Mark Lanegan may be the best vocalist in the world being possessed of a distinct, mighty, gravelly voice. He's spent the past 20 years learning how to use it in the studio and the hard life he's lived enters the vocal booth with him. You don't just hear him, you feel it when it sings as there is a resonance and authority in his voice telling tales many of us fear to hear. He's our embedded correspondent on the front lines and the dark alleys.
He's more than the voice of doom but can sing the songs of the damned and make us face the sound of the toll this world can take. You take notice when he sings a line such as "the stars and the moon aren't where they're supposed to be" as he did on "One Way Street" from Field Songs because his voice makes you believe it. His is a voice that doesn't suffer fools lightly, the sound of a man who doesn't have time for ephemera and silliness. It's the voice of terminal weariness, the sound of ticking clock just before the alarm bells ring. He only stands behind that microphone when it's important, closing his eyes and releasing a torrent of truth to flood our ears and minds. That may sound humorless and dour, but we can take refuge in the man and his dark ministry, hearing an empathy that comes from the sound of someone who identifies with our pain as the hour grows late.
Black Pudding pairs that voice with Duke Garwood, who plays nearly every instrument on the record. He creates a spare and desolate aural palette with sonic allusions to the famous Ennio Morricone film scores as well as some of the futuristic folk records Beck made with Nigel Godrich.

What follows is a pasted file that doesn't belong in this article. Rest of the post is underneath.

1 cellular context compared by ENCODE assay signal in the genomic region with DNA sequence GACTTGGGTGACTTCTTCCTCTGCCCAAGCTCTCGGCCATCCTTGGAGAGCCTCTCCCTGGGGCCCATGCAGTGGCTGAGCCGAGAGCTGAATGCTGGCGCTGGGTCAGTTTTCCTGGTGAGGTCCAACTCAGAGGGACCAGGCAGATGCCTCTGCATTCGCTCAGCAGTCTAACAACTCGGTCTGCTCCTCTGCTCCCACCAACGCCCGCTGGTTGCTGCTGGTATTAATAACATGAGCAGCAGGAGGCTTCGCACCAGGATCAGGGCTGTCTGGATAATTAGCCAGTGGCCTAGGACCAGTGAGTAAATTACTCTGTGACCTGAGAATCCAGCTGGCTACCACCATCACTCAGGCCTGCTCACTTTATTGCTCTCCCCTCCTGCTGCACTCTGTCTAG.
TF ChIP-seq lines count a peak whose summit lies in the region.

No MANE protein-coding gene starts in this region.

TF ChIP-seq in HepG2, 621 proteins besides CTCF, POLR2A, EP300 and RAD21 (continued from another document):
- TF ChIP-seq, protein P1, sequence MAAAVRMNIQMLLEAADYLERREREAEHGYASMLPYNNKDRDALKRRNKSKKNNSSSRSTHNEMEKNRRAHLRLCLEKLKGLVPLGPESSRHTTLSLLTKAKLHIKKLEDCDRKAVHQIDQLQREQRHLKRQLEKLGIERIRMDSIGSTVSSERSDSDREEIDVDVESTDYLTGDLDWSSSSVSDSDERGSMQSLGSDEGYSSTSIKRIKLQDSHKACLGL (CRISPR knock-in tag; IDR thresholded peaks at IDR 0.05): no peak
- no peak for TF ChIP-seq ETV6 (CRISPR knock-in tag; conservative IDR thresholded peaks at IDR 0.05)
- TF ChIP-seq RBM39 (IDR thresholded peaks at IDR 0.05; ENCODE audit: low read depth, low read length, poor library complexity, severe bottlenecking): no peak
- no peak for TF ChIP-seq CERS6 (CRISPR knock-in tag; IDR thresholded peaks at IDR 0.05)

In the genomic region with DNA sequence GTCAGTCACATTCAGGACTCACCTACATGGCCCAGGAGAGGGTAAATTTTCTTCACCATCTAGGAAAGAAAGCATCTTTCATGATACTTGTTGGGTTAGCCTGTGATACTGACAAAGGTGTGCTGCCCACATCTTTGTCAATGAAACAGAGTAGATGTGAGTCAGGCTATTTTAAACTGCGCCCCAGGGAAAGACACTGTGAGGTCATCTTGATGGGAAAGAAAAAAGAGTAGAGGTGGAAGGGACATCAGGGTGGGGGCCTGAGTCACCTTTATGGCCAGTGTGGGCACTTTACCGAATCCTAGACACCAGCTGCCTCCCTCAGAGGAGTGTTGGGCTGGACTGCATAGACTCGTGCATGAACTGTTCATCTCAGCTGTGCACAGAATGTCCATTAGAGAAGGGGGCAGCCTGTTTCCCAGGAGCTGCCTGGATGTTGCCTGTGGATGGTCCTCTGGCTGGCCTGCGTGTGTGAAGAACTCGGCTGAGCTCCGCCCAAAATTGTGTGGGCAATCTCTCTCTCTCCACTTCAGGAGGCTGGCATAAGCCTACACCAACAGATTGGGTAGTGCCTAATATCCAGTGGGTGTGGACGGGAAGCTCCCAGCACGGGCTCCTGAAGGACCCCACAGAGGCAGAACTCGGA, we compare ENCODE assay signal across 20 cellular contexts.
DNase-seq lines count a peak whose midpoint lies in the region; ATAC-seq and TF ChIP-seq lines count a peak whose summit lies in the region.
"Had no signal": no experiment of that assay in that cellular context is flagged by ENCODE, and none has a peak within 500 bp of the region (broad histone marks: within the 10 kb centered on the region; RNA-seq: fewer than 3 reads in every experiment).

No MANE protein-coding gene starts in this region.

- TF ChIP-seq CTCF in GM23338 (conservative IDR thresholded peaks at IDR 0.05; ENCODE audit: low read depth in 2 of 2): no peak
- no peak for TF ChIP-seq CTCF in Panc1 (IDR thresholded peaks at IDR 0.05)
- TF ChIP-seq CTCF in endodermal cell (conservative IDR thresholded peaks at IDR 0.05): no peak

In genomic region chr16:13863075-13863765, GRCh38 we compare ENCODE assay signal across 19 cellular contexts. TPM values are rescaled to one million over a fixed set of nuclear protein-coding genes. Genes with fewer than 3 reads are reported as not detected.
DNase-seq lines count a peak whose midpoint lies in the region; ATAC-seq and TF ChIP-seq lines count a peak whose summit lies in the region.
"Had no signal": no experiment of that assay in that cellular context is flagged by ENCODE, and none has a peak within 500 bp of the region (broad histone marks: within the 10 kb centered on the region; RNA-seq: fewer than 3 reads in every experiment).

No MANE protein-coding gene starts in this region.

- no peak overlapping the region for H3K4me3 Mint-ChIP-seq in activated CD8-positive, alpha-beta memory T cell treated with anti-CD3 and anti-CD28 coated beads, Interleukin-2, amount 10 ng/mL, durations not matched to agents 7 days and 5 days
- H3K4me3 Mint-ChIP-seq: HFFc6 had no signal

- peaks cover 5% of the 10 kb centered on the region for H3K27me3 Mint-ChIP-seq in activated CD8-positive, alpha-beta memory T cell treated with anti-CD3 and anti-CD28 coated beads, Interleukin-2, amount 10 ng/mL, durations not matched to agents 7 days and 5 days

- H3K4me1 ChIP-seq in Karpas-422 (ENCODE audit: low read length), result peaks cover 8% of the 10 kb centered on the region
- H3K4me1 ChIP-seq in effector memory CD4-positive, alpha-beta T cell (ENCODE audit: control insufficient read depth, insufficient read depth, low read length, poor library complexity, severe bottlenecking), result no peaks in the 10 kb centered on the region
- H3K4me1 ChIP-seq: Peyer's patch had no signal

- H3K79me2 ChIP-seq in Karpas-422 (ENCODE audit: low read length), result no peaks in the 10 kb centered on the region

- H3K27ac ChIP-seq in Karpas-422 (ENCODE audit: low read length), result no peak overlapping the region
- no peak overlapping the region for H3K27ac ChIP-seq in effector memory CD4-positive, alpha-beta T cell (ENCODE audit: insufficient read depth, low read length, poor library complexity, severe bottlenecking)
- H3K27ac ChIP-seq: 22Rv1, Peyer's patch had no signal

Most songs are built around a simple acoustic guitar figure adorned by sonic accoutrements often creating an off-kilter, uneasy feeling for Lanegan's weathered voice to tether. A pair of Garwood instrumentals bookend the album and the first vocal track, the fire-and-brimstone "Pentecostal," sets the tone for what is to come.
"Mescalito" is the song that resembles some of Beck's more interesting acoustic-electronic hybrids, rustic sounds from a futuristic Southwest. Where the brilliant, quirky Beck would toss out gibberish phrases and non-sequiturs, Lanegan provides bleak poetry of a journey to a place with "words written on a page/a pound of coffin nails" and "where losing is contagious/I'm tied down to the rails."
"Shade Of The Sun" is the most Morricone-esque track in sound and delivery. Even it's title evokes the classic Clint Eastwood Westerns. "Thank You" feels more like a Lanegan a cappella with random tones in the background than an actual song but a powerful vocal and barren imagery are all the gravity needed to bind this meditation
you ever seen it rain so hard
that you know the sky is bleeding?
no redemption in the cards
not only love can break your heart
When Lanegan sings it, you do.